I don't remember growing up around gardening in California. I remember my great grandparents having a big garden out back, but I only remember corn. Actually, I don't remember vegetables playing a part in my childhood at all.
On the other hand, my husband grew up gardening here in Idaho. Even now his dad still maintains their garden.
When we lived in the university apartments when we were first married, they offered small garden plots for rent on the property. We could see the vegetable gardens from our 3rd story window, and I always wondered why anyone would take the time and money to do a garden.
But after we moved out and got a place in the country, we started gardening. My husband knew all about it. I knew nothing. Nothing about planting, watering, making rows. I didn't even know how some things grew. In the ground? On a bush? Not a clue.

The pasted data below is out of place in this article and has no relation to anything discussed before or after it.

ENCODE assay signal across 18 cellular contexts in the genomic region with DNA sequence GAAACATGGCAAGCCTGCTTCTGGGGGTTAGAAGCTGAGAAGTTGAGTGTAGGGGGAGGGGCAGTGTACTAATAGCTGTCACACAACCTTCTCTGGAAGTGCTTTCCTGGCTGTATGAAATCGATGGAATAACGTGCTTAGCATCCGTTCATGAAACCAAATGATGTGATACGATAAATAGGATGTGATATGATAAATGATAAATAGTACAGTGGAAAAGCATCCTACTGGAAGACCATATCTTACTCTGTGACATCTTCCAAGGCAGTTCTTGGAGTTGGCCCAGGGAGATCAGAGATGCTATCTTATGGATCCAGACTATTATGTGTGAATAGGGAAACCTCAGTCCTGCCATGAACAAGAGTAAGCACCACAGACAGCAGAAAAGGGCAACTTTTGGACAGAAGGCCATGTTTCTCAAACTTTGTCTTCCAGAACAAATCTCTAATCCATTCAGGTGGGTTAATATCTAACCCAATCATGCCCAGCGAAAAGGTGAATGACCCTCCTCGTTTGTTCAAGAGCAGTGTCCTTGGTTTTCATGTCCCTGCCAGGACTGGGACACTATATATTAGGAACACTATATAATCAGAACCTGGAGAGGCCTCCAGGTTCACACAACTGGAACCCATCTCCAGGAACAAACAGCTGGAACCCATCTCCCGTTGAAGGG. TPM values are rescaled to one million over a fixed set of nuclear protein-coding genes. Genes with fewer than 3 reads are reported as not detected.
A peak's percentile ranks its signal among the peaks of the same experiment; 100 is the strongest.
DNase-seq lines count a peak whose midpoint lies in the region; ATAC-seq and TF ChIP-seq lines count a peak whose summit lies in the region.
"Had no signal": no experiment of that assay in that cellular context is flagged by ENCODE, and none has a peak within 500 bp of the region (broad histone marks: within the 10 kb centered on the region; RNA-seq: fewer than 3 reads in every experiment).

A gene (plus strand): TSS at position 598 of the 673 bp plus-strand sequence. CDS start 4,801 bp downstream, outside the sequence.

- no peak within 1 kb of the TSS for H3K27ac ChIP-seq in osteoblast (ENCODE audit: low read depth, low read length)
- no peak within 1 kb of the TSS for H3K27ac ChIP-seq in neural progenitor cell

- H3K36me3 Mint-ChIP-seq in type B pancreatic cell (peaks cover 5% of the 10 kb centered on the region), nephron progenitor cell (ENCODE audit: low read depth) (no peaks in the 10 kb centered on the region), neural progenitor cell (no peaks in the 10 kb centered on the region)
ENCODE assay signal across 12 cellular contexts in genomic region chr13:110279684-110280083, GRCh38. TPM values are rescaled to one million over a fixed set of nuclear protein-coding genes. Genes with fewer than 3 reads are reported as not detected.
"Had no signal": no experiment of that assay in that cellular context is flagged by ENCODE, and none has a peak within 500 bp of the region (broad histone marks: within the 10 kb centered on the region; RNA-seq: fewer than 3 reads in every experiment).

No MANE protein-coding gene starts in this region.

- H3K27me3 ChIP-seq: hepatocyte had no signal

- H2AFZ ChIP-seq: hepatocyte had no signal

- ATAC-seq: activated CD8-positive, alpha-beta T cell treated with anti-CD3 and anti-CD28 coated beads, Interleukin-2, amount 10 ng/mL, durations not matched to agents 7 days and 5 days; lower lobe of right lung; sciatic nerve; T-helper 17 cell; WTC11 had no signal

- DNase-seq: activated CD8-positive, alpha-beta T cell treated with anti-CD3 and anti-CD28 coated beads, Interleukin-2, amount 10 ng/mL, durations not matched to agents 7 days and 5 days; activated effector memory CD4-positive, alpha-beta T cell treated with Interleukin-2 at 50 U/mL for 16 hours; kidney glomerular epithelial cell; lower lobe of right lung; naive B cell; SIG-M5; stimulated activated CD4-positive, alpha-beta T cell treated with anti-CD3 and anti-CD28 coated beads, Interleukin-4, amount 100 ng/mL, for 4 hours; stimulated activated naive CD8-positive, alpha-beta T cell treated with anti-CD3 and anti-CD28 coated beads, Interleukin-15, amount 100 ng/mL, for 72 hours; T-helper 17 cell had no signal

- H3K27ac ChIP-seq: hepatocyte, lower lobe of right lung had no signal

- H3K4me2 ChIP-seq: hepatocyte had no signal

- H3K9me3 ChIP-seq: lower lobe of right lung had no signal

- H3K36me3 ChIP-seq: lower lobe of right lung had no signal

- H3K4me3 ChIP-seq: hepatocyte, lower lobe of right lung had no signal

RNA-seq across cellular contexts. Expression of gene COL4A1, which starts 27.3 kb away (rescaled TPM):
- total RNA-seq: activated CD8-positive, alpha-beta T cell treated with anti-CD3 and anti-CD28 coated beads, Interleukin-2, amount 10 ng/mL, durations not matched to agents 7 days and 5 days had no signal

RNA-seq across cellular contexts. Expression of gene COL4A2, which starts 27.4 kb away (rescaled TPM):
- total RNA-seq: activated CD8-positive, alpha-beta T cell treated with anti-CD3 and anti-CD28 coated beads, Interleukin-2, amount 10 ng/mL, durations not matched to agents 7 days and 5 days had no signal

Over the years, I've gotten the hang of it. I'm the one mapping out the garden plot. I know radishes and peas come out first, spinach and arugula get multiple plantings, and it's okay to start digging potatoes when the blooms have died off.
Just when I think I know it all, I learn something new. I knew tomato plants need cages, but...if you plant beefsteak tomatoes (which most of ours are) and water, fertilize, and weed properly (which most years we get a bit lazy with), the metal cages you buy at the store won't work. Because each one of those beefsteak tomato plants, when tended to properly (like this year) will produce dozens of huge tomatoes. Too many for the metal cages to hold them and the cages will wind up flat on the ground from the weight. Although they are just as tasty, just as bright, and go great in fresh salsa.
From the garden today came a jalapeno pepper, a serrano chili pepper, and some beefsteaks. Chopped an onion, threw in a bit of chili powder and garlic, and added a bit of fresh squeezed lime juice and salt.
Yum! After giving it a taste, next time I'll go with one chili pepper instead of two. It was mighty hot.